Patients continue to complain that physicians don't spend enough time examining and talking with them.
iStockphoto.com

Originally published on Thu May 24, 2012 6:37 pm

To physician Larry Shore of My Health Medical Group in San Francisco, it's no surprise that patients give doctors low marks for time and attention.

"There's some data to suggest that the average patient gets to speak for between 12 and 15 seconds before the physician interrupts them," Shore says. "And that makes you feel like the person is not listening."

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It's All Politics
12:59 pm
Thu May 24, 2012

Sequestered At The Edwards Trial, And I'm Not On The Jury

John Edwards arrives with his daughter, Cate Edwards, at U.S. District Court in Greensboro, N.C., on May 17 for closing arguments in his trial. The former Democratic presidential candidate has pleaded not guilty to six counts of campaign finance violations.
Sara D. Davis Getty Images

Originally published on Thu May 24, 2012 1:24 pm

One day last week, I was entering the federal courthouse in Greensboro, N.C., where John Edwards is on trial, when a U.S. marshal took my local newspaper. A moment later, he told ABC News correspondent Bob Woodruff to hand over his morning paper.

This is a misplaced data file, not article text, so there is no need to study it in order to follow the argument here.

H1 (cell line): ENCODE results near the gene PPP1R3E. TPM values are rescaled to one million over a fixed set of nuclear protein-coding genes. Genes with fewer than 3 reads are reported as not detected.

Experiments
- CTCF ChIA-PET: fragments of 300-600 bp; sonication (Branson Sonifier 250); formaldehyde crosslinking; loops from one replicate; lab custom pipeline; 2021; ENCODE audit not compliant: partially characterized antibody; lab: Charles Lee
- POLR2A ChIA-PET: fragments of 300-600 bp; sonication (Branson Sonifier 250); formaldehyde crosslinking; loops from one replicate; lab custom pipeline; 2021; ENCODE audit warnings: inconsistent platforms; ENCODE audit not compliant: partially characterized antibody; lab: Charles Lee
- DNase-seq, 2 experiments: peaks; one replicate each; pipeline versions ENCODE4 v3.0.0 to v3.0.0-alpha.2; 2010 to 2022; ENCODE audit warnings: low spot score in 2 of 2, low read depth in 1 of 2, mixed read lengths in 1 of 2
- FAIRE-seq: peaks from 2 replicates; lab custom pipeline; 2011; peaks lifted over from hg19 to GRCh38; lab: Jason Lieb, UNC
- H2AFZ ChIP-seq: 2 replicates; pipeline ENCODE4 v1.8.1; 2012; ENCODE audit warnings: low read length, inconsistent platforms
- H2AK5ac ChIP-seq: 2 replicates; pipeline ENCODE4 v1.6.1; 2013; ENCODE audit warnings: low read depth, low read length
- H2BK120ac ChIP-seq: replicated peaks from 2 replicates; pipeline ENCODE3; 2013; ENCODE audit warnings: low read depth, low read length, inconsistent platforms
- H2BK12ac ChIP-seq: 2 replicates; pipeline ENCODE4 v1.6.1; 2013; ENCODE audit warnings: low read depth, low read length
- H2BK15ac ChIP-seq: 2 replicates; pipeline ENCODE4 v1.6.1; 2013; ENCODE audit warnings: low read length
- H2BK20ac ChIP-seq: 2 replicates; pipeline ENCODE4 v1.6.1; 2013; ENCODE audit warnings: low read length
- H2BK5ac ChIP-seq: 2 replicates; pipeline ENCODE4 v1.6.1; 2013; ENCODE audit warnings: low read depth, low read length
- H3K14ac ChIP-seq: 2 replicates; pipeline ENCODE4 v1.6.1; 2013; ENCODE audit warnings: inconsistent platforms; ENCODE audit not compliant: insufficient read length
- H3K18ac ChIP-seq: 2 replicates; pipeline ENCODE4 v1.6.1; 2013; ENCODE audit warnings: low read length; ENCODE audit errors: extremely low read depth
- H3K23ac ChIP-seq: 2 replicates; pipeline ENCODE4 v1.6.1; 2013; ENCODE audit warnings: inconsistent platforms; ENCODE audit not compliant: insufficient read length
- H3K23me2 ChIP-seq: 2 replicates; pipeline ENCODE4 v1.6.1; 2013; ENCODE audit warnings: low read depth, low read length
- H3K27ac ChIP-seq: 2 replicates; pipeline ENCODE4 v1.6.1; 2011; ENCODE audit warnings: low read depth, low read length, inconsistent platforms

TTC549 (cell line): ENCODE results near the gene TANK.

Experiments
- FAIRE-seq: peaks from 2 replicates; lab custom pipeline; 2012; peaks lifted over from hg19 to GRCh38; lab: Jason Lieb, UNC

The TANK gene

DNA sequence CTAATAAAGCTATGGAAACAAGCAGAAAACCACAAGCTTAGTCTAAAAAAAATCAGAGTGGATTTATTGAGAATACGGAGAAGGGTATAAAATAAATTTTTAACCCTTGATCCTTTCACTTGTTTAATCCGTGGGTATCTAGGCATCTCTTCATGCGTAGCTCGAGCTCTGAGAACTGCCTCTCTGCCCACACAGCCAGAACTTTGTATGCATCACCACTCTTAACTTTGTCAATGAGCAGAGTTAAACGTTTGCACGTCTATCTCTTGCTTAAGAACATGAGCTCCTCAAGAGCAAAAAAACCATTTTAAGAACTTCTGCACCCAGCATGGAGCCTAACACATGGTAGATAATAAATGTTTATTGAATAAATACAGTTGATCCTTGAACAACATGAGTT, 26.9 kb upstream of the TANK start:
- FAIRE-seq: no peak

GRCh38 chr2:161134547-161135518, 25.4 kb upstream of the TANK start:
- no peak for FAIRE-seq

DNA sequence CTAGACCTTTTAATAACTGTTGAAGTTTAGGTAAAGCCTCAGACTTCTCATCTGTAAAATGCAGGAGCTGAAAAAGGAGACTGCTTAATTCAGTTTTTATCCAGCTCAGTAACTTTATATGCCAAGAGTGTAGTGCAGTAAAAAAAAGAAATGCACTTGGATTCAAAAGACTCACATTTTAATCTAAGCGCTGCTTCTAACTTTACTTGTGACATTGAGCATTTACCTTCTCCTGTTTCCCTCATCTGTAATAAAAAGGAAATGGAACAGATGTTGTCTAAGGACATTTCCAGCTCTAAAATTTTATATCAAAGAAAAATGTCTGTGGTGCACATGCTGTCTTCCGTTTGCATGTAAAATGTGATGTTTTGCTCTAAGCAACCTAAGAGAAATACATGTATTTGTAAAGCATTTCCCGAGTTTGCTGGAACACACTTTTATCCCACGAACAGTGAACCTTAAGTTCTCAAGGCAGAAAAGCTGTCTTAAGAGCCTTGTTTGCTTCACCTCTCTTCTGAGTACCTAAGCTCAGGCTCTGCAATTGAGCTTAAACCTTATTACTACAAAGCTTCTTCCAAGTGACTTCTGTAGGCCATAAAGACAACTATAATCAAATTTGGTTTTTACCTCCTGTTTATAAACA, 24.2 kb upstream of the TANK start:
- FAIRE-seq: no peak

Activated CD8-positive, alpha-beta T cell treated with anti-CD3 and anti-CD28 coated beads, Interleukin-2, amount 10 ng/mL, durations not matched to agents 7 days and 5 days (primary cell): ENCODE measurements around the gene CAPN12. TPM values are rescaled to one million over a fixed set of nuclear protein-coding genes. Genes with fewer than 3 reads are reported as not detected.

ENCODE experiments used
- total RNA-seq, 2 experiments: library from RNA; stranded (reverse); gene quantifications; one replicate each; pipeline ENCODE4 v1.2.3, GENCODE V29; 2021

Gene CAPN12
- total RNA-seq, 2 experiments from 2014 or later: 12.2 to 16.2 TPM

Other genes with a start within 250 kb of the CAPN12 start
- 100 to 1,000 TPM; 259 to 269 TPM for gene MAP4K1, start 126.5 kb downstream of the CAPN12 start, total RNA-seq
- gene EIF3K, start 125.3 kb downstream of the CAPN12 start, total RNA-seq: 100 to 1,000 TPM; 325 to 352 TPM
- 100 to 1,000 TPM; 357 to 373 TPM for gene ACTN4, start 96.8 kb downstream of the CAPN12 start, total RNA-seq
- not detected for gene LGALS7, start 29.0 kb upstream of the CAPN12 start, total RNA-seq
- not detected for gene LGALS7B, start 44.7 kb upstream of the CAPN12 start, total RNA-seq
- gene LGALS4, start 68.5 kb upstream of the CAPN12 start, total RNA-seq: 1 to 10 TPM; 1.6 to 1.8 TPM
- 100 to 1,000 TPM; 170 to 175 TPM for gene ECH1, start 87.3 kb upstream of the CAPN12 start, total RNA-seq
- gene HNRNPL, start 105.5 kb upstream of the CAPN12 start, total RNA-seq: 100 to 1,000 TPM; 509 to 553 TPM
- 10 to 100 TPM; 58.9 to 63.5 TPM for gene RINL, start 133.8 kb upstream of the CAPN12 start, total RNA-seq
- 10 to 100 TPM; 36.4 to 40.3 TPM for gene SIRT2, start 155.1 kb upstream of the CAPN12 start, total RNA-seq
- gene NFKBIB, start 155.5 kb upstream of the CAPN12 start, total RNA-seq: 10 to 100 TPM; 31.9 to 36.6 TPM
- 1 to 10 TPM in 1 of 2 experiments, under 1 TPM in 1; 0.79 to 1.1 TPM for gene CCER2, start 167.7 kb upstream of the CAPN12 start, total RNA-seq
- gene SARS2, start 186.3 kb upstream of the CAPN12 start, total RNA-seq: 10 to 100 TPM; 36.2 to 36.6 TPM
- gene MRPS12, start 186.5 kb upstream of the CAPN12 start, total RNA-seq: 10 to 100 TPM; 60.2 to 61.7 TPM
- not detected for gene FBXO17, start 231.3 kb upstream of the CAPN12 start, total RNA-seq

"We can't have newspapers?" I asked.

"You guys know the rules," the smiling marshal said.

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The Salt
12:53 pm
Thu May 24, 2012

A Meat Mea Culpa: What Went Wrong With 'Pink Slime'

May cover of Meatingplace, the meat processing industry trade magazine
courtesy Meatingplace

Originally published on Thu May 24, 2012 1:47 pm

It came as no surprise to us when outrage over "pink slime," the catchy nickname given to lean finely textured beef (LFTB), went viral a couple of months ago.

Murky government rules, off-limits meatpacking floors, and a "gotcha" media mentality have created a fear and mistrust that's left the public highly opinionated but often woefully misinformed about where our food comes from.

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World
12:39 pm
Thu May 24, 2012

Explaining Economic Inequality Between Nations

Transcript

NEAL CONAN, HOST:

This is TALK OF THE NATION. I'm Neal Conan in Washington. What makes some nations succeed while others fail? In his Pulitzer Prize-winner, "Guns, Germs and Steel," Jared Diamond looked back over thousands of years of human history and concluded that geography allowed Eurasia to get a big head start and develop agriculture, writing, bureaucracy and the military technologies that led to dominance over much of the globe.